Bicycling in Kilkenny

Bicycling in Kilkenny

Flying for Free: Part VII

One of the philosophies of the space-a traveler is to make the most of every time and place they are in. There is no need to waste the mone...

Friday, July 7, 2017

Kilkenny, Ireland: Part 2

Click here to read Part 1

We sailed into the Dunmore Cave parking lot with delight at the thought of giving our weary legs and bottoms a much deserved rest before heading into the cozy museum.

“Is there a place we can get water?” my husband asked, sweat dripping from his cheeks.

The very kind lady behind the counter apologized that the on-site cafe was currently closed but after hearing we had biked all the way from the castle, she quickly disappeared down the stairs before returning with a fresh glass of ice cold water. “You just let me know if you would like some more,” she insisted as we made our way to the tour waiting area adorned with captivating images, artifacts.documents, and a brief televised documentary about the origins of the cave and its historical significance. Within moments, our professional tour guide beckoned us to follow him down into the cave.

Our group obediently filed out across an eclectic patio and staircase made from the many different rock types indigenous to the country of Ireland. As we walked towards the cave, we were inspired by the stunning views surrounding us. Just a few more steps brought us to the cement staircase leading down to the actual cave which was something I hadn’t considered. After riding the bike all that way, I was now going to be descending stairs that led to more stairs that eluded my current range of sight. Thankfully my fear of embarrassment overtook my desire to rest. I had already come this far. Surely I couldn’t make a fool of myself by quitting now. We continued to follow behind the tour group as I slowly and carefully placed each foot on the step below it while grasping firmly onto the metal handrail.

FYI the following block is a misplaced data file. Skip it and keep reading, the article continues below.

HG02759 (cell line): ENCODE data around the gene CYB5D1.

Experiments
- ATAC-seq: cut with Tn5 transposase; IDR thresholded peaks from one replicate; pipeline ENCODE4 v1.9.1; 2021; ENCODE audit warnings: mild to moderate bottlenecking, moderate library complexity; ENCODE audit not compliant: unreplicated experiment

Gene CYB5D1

We made it to the first stop of the tour which was just inside the one and only entrance to the cave. I tried not to think about the trip back up the stairs while simultaneously attempting to restrain the unintentional jiggling of my legs. At one point while the tour guide talked about the cave and its many uses over the past 2 or 3 millenia, I had to grab onto my husband’s arm to keep myself from falling.

As we descended further down into another area of the cave, I reveled in its shelter from the blaring sun outside. I considered how the numerous civilizations that came before must have also used its rocky interior for the very same thing, although I’m sure it was used much more often as a refuge from the unrelenting chill of rain rather than the highly uncommon heatwave we were blessed with that day.  

Our guide continued on with information about the stalactites and stalagmites and how they meet to form columns after many thousands of years of development. He showed us how the different formations had grown to assimilate things like a mug of beer and a buffalo. I was surprised that no one had considered that one particular structure looked very much like the head of a dinosaur.

The deepest part of the cave was the most unsettling. Apparently, the bones of women, children, and the elderly had been found piled there, and no one really knows why. Some theories consider that during the slave trading days, the cave was used as a hideaway, but when the Vikings discovered it, they tried filling the cave with smoke in hopes that all its inhabitants would come running out. Instead, the terrified natives remained until the carbon monoxide overcame the space and killed them all. Another less sobering theory suggests that the cave was once used as a ceremonial burial ground. In any case, the truth is destined to remain a mystery as the bones quickly disappeared from the university in charge of researching them.